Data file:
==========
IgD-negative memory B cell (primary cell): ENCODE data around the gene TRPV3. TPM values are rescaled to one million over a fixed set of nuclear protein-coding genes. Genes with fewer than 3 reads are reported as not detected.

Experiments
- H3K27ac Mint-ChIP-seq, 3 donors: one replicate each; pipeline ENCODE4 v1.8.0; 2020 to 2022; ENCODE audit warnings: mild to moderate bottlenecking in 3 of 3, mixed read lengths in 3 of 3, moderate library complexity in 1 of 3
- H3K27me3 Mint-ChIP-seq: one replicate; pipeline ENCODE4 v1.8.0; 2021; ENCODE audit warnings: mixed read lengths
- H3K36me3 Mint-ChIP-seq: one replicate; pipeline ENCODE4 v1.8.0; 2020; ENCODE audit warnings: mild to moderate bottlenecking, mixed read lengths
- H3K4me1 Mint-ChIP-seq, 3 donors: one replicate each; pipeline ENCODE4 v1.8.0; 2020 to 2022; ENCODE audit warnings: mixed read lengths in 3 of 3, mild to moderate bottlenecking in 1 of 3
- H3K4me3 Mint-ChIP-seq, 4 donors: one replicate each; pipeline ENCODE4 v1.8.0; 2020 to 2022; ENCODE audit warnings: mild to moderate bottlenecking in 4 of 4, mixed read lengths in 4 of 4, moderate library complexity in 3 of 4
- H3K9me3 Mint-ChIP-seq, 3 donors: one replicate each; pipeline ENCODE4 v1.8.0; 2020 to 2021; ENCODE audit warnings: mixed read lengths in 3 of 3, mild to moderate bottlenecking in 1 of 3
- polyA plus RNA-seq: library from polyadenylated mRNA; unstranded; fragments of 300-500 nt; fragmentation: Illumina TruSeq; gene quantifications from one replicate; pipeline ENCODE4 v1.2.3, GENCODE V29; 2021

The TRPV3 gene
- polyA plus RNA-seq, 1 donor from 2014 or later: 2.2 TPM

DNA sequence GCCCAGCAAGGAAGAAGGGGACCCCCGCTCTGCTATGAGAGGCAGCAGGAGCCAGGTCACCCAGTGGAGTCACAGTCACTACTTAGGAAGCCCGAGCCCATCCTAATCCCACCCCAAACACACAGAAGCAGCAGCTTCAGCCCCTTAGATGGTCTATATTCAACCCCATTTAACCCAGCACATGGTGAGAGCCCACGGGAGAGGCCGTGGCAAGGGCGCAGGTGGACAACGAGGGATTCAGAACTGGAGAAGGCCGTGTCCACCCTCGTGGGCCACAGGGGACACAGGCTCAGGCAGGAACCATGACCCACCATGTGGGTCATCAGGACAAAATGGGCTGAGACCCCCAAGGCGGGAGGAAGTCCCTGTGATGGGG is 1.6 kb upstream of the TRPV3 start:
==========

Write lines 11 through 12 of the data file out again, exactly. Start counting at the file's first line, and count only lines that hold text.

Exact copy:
- polyA plus RNA-seq, 1 donor from 2014 or later: 2.2 TPM

DNA sequence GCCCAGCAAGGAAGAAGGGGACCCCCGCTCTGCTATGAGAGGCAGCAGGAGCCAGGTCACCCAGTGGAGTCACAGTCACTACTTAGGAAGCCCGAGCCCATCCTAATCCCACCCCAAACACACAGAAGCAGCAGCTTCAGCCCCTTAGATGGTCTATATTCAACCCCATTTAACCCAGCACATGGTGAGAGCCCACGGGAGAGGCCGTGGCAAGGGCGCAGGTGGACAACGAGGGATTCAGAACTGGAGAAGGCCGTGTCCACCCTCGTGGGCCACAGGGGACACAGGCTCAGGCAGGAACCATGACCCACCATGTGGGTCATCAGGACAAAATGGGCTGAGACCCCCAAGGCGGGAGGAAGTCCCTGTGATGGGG is 1.6 kb upstream of the TRPV3 start: